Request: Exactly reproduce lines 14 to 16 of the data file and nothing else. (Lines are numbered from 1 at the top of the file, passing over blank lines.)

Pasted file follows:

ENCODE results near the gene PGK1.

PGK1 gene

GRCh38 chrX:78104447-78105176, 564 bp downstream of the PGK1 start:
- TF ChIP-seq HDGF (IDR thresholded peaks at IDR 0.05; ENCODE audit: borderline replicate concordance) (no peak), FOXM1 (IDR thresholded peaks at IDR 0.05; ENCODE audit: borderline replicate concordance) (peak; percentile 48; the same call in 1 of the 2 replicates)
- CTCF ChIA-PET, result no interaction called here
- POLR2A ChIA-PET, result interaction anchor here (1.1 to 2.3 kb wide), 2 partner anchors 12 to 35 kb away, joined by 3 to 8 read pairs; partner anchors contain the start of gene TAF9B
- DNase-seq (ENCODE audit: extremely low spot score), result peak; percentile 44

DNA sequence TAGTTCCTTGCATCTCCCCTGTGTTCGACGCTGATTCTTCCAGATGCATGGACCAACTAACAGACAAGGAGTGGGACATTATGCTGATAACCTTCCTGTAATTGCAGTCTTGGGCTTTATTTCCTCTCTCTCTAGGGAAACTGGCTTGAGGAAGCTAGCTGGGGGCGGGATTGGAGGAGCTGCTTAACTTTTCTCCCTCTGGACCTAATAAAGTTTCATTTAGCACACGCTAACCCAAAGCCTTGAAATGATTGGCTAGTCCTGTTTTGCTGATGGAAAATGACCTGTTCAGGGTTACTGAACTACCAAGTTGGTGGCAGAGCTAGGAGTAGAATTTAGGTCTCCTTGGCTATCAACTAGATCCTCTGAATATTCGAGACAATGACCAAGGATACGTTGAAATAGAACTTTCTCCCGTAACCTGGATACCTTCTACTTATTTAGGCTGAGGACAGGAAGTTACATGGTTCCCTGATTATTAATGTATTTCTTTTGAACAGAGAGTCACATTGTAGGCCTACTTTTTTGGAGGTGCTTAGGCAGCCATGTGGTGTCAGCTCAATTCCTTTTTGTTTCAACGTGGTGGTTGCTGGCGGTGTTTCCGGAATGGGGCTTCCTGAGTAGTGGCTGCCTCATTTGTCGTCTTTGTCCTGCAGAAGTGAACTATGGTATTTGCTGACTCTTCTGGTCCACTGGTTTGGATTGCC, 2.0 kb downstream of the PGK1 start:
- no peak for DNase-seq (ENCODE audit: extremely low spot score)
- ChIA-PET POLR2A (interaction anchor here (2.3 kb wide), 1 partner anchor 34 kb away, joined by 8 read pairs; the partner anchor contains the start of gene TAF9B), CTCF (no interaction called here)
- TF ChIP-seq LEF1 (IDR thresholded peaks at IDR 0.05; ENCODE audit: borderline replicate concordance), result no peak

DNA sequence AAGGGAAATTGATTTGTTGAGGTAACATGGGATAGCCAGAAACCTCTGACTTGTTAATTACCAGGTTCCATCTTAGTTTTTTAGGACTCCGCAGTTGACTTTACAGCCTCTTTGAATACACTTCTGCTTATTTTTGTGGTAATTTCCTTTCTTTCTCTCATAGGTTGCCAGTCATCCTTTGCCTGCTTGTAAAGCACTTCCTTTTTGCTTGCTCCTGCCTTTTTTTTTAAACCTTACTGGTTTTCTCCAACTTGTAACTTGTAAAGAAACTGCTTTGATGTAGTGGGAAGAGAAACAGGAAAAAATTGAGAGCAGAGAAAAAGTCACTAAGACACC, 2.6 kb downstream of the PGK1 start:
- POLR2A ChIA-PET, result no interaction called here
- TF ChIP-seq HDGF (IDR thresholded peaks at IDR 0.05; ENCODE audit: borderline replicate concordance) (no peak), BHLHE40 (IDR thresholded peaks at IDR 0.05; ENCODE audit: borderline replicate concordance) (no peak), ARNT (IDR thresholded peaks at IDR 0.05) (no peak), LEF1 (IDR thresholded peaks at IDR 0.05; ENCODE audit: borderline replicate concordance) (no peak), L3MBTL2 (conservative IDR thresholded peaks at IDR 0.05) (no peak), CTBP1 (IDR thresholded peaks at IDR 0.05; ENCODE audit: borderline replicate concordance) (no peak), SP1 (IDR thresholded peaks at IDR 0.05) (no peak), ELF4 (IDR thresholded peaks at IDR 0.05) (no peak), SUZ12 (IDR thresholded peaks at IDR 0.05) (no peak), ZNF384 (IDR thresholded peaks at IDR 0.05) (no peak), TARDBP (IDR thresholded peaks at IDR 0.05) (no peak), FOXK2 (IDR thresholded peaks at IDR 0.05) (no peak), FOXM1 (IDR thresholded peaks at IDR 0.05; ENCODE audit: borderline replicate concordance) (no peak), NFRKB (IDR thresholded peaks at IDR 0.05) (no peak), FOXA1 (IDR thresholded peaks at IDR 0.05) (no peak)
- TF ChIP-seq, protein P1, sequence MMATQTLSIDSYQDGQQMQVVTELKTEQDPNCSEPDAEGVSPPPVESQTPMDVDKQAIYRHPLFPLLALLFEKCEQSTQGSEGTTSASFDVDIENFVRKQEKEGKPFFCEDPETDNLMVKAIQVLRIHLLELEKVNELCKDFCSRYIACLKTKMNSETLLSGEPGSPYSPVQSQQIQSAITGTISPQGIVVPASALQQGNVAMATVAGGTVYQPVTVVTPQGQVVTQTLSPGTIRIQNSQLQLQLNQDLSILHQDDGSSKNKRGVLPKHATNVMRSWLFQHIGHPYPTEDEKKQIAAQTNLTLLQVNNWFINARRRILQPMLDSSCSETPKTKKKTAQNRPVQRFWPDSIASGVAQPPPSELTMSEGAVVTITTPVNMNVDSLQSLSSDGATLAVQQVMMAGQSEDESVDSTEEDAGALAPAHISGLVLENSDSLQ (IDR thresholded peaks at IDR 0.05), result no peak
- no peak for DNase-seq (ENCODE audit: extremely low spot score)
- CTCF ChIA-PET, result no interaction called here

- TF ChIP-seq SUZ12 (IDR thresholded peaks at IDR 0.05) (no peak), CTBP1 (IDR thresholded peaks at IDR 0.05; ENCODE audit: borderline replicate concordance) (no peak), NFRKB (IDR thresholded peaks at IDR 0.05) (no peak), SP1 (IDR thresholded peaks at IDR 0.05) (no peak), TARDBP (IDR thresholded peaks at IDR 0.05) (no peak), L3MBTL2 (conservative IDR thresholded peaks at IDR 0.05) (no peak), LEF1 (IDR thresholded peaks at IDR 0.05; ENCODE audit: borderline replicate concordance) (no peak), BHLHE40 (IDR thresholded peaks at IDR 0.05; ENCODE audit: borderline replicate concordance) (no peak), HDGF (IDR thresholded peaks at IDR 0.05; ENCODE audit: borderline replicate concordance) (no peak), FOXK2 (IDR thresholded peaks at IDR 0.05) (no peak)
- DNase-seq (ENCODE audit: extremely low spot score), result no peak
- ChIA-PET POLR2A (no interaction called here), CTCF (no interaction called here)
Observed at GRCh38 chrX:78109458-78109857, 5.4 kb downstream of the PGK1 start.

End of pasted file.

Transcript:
- TF ChIP-seq HDGF (IDR thresholded peaks at IDR 0.05; ENCODE audit: borderline replicate concordance) (no peak), BHLHE40 (IDR thresholded peaks at IDR 0.05; ENCODE audit: borderline replicate concordance) (no peak), ARNT (IDR thresholded peaks at IDR 0.05) (no peak), LEF1 (IDR thresholded peaks at IDR 0.05; ENCODE audit: borderline replicate concordance) (no peak), L3MBTL2 (conservative IDR thresholded peaks at IDR 0.05) (no peak), CTBP1 (IDR thresholded peaks at IDR 0.05; ENCODE audit: borderline replicate concordance) (no peak), SP1 (IDR thresholded peaks at IDR 0.05) (no peak), ELF4 (IDR thresholded peaks at IDR 0.05) (no peak), SUZ12 (IDR thresholded peaks at IDR 0.05) (no peak), ZNF384 (IDR thresholded peaks at IDR 0.05) (no peak), TARDBP (IDR thresholded peaks at IDR 0.05) (no peak), FOXK2 (IDR thresholded peaks at IDR 0.05) (no peak), FOXM1 (IDR thresholded peaks at IDR 0.05; ENCODE audit: borderline replicate concordance) (no peak), NFRKB (IDR thresholded peaks at IDR 0.05) (no peak), FOXA1 (IDR thresholded peaks at IDR 0.05) (no peak)
- TF ChIP-seq, protein P1, sequence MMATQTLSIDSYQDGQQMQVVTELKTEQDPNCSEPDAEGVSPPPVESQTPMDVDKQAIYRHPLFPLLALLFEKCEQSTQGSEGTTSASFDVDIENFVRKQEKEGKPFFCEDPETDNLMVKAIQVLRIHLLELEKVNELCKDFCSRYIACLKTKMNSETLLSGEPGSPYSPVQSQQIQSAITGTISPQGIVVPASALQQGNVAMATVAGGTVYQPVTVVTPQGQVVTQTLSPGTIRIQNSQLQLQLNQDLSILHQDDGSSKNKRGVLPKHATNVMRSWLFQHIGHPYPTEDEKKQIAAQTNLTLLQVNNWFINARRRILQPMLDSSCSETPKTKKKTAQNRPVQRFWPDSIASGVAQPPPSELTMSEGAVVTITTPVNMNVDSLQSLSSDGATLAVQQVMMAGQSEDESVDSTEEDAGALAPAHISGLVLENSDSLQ (IDR thresholded peaks at IDR 0.05), result no peak
- no peak for DNase-seq (ENCODE audit: extremely low spot score)